"return" in def
Steven D'Aprano
steve at REMOVE-THIS-cybersource.com.au
Tue Dec 30 02:00:59 CET 2008
On Mon, 29 Dec 2008 05:31:17 -0800, Aaron Brady wrote:
> One style of coding I heard about once only permits returns at the end
> of a function. It claims it makes it easier to see the function as a
> mathematical object.
That's silly. You treat the function as a black box: input comes in, and
output comes out. You have no idea of what happens inside the black box:
it could loop a thousand times, take 150 different branches, or take one
of 37 different exit points. From the outside, it's still exactly like a
mathematical object. Internal complexity is irrelevant. This is why
mathematicians can perform algebra on complicated functions like Bessel's
function (of the first or second kind), without needing to care that
actually calculating Bessel's function is quite tricky.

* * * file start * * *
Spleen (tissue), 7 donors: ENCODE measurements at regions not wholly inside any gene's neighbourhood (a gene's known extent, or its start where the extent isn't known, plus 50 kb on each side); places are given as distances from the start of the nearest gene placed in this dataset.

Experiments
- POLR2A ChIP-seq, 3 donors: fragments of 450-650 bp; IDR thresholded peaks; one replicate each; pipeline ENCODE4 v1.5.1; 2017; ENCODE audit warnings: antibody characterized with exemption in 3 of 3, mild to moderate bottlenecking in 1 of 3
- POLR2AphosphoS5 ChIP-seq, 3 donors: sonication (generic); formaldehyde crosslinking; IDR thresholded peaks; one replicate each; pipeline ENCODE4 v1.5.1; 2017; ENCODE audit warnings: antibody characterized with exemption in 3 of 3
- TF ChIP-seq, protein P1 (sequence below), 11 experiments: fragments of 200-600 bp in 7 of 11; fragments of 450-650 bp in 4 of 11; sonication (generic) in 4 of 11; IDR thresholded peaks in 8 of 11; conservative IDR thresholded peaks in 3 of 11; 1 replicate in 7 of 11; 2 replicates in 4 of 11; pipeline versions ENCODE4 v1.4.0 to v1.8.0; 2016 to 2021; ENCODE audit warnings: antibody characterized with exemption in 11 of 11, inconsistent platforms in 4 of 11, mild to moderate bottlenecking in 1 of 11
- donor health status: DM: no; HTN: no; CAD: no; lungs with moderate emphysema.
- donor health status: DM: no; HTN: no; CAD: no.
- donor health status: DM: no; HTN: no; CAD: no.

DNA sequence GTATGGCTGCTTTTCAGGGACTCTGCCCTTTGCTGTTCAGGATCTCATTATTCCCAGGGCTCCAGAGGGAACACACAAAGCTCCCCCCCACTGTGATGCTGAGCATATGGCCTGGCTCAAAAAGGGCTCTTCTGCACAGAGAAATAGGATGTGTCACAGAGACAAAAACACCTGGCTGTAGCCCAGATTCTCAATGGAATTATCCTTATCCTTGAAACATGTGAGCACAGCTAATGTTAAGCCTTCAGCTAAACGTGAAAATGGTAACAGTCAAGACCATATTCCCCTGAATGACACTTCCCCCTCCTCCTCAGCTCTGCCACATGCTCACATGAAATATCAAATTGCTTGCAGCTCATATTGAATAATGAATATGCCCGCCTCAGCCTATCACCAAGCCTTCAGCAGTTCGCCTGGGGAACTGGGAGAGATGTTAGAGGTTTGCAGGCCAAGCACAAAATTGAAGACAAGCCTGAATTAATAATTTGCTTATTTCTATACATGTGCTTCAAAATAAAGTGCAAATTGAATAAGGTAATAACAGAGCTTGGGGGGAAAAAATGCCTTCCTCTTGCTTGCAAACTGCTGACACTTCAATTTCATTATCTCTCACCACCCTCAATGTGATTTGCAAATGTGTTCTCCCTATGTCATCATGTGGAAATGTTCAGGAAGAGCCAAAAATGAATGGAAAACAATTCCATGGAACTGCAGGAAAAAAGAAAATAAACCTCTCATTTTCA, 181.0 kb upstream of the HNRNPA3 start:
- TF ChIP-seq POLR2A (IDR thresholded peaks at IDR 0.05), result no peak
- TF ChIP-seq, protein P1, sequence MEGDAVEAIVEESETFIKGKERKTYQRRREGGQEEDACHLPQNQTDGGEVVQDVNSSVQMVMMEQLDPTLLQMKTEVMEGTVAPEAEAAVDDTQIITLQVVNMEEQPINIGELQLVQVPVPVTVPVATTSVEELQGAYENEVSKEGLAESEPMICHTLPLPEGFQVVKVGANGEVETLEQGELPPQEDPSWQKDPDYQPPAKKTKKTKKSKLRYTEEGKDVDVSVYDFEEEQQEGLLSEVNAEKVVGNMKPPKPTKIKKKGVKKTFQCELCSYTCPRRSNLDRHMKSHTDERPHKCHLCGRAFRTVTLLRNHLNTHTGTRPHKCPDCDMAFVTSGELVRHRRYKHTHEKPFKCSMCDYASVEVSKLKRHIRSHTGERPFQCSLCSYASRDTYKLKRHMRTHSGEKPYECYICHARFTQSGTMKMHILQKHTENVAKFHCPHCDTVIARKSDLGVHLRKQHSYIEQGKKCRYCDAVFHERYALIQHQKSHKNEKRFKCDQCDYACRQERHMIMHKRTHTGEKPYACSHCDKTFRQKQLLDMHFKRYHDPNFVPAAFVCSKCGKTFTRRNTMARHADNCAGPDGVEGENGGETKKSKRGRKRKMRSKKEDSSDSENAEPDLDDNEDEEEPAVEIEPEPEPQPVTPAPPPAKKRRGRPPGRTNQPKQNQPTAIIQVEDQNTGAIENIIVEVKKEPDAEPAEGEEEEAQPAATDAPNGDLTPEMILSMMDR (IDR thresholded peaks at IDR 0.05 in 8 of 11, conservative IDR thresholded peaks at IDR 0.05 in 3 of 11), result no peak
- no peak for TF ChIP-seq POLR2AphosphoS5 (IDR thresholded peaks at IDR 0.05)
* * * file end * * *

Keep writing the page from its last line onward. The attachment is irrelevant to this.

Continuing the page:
What I think the one-return-per-function style is aiming at is that it is
(sometimes) easier to analyse the internals of the function if there are
few branches. The more complicated branches you have, the harder it is to
analyse the function. Early exits on their own are not the cause of the
complexity: it's the number of branches leading to the early exit that
causes the problem.
Avoiding early exits is an over-reaction to the Bad Old Days of spaghetti
code. But used wisely, early exists can simplify, not complicate, code.
Consider the following:
def find_ham(alist):
for item in alist:
if isinstance(item, Ham):
return item
raise ValueError('no ham found')
def find_spam(alist):
found_item = None
for item in alist:
if found_item is not None:
if isinstance(item, Spam):
found_item = item
if found_item is None:
raise ValueError('no spam found')
else:
return found_item
The second version has double the number of lines of code of the first.
It introduces an extra variable "found_item" and two extra if blocks. I
don't think the claim that the version with an early exit is more
complicated than the version without can justified.
--
Steven
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